The scoring system can be a bit fiddly and hard to assess during the game but it’s simple and is easy to remember after a game or two.  Downtime is very low because turns are taken quickly and you’re always monitoring the ever changing situation.  The only time you’ll endure any period of downtime is self-inflicted if you win 3 bids early during an epoch meaning you no longer take part in it.

With all these factors, Ra delivers a very compelling game with variety in its replay.

Implementation is always critical to any game on such a small screen.  In Ra, there is a lot of information to display at once but, similar to their other iPhone game (Medici), the developers have designed an interface which effectively handles a difficult challenge.  The actions of drawing a tile, starting an auction and selecting a sun stone for bidding are easy to do.  The buttons to accept/cancel are okay but quite small – these appear next to each player’s icon but I think it may have been better to have moved the player icons closer and have a larger dedicated area for the accept/cancel buttons as players never need to access these simultaneously.

As well as the main game screen, there are screens showing each player’s current tiles, a screen showing all players current tiles, and a screen showing what tiles remain to be drawn.  So, all the information is there if you need it and usually easy to access direct. Players new to Ra may take a while adapting to the scoring system because of its variety but one ting I really love is that you can tap on any of the tiles and instantly see help information on how they are scored.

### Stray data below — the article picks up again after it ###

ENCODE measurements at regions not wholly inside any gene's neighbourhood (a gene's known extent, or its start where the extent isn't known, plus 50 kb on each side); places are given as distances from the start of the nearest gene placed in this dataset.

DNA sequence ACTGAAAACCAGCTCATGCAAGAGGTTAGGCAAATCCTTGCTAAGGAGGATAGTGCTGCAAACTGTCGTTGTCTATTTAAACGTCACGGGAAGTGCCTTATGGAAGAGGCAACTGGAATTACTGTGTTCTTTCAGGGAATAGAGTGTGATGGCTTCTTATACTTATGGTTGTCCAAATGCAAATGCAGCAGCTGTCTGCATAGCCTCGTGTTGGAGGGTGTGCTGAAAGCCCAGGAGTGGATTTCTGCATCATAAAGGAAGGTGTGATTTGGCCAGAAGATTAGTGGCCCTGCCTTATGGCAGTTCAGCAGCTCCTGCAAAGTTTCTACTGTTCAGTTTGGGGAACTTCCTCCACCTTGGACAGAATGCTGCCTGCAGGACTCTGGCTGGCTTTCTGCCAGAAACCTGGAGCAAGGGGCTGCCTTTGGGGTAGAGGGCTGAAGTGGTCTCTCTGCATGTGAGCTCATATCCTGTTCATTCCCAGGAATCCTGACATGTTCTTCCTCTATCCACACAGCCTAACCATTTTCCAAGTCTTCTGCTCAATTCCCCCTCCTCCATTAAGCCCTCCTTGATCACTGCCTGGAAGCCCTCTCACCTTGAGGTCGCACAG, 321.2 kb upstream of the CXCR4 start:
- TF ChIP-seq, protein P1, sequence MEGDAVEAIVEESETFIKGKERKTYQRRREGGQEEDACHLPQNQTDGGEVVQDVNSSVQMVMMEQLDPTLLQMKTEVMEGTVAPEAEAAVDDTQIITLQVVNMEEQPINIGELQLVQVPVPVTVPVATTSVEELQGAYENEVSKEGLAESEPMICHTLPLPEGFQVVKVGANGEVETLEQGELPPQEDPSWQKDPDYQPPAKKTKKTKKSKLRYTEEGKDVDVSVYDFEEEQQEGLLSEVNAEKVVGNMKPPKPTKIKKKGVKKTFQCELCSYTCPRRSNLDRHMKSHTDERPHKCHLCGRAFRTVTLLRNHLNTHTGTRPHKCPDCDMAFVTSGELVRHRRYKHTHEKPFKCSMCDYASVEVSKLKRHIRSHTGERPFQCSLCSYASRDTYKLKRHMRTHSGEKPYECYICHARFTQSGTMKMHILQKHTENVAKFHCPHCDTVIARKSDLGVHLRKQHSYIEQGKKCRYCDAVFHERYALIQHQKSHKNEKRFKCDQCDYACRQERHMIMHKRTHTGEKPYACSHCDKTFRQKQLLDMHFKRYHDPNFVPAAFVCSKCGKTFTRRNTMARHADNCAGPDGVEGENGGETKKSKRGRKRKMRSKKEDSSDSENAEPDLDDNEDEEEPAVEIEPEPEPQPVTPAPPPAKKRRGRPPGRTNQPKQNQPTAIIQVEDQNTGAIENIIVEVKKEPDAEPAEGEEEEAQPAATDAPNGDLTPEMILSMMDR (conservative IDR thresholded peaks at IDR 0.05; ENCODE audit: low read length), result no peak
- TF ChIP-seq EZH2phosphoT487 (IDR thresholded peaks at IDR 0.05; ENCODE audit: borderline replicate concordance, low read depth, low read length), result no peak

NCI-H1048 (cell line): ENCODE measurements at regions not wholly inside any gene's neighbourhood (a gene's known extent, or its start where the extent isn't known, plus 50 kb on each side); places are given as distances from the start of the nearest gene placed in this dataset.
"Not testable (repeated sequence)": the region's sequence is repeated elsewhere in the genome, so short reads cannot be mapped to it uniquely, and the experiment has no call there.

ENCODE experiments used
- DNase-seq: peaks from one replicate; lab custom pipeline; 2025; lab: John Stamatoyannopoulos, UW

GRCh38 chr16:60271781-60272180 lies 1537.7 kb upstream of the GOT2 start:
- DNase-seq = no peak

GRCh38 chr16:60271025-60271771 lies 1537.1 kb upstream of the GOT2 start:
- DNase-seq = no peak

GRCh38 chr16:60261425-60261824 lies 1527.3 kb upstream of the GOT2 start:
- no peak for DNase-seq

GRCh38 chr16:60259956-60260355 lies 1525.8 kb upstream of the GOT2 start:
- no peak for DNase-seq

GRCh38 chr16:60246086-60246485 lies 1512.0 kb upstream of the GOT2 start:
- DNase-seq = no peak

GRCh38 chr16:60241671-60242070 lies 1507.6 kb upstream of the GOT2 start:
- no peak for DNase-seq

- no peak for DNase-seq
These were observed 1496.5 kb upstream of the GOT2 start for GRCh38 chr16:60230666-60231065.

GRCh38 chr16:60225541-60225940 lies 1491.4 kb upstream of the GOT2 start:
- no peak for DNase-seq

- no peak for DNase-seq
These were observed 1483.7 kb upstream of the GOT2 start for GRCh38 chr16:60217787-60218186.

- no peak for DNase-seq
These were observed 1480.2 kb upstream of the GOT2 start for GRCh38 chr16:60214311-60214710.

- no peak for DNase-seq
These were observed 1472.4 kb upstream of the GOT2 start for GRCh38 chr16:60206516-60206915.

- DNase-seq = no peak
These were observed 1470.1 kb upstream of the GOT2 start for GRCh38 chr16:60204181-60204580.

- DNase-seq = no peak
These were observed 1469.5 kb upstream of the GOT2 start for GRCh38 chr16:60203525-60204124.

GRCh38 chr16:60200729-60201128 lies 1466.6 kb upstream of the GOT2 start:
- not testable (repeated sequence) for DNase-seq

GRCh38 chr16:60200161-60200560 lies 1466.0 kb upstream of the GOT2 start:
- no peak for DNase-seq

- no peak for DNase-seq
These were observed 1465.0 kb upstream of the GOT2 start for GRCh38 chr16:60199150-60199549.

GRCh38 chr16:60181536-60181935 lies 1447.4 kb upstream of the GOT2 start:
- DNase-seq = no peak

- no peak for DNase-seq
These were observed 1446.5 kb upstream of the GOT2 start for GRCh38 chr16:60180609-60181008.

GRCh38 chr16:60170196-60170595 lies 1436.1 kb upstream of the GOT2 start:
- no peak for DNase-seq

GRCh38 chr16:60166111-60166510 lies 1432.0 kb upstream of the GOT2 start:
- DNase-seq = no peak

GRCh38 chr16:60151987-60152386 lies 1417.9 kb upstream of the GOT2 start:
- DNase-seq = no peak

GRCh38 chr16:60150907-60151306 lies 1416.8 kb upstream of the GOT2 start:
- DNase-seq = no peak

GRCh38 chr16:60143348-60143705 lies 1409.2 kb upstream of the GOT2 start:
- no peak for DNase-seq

When playing solo, there are several AI styles to play against (in any combination).  The AI takes its turn quickly which is very useful when playing a 5-player game.  When I’ve used all my sun stones during an epoch I would have liked to be able to fast forward the game.  There are quite a few animations but you can turn off most of them to speed up the game.  Most games last around 10-15 minutes and you can resume a game if you switched to another app.

The AI have ELO ratings (a system that allows players to gain and lose points depending upon how difficult or easy a match was) so you can climb (or descend) the solo play ladder.  Plus, this system means you can easily see which AI characters you find the most challenging.  So far, I haven’t really felt a big difference in the playing style between the different AI types but I’ll wait to play it more before having a full assessment of that aspect.  So far, I’ve won a few games but lost many too so I like that it’s not too easy.

Ra can be played ‘hotseat’ (one iPhone passed between multiple humans in the same room) but there’s no online mode.  I usually don’t think is usually too much of a problem but Ra is all about player decisions, so online play would actually add more value than in most iPhone board games just because different people think so differently.

Overall, Ra on iPhone is a very well-executed version of an already compelling game.  It’s great to be able to play Ra in this portable format which is also very good value.


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Reiner Knizia's Ra - Codito Development Inc. For iPhone (reviewed)
Reiner Knizia's Ra - Codito Development Inc. For iPad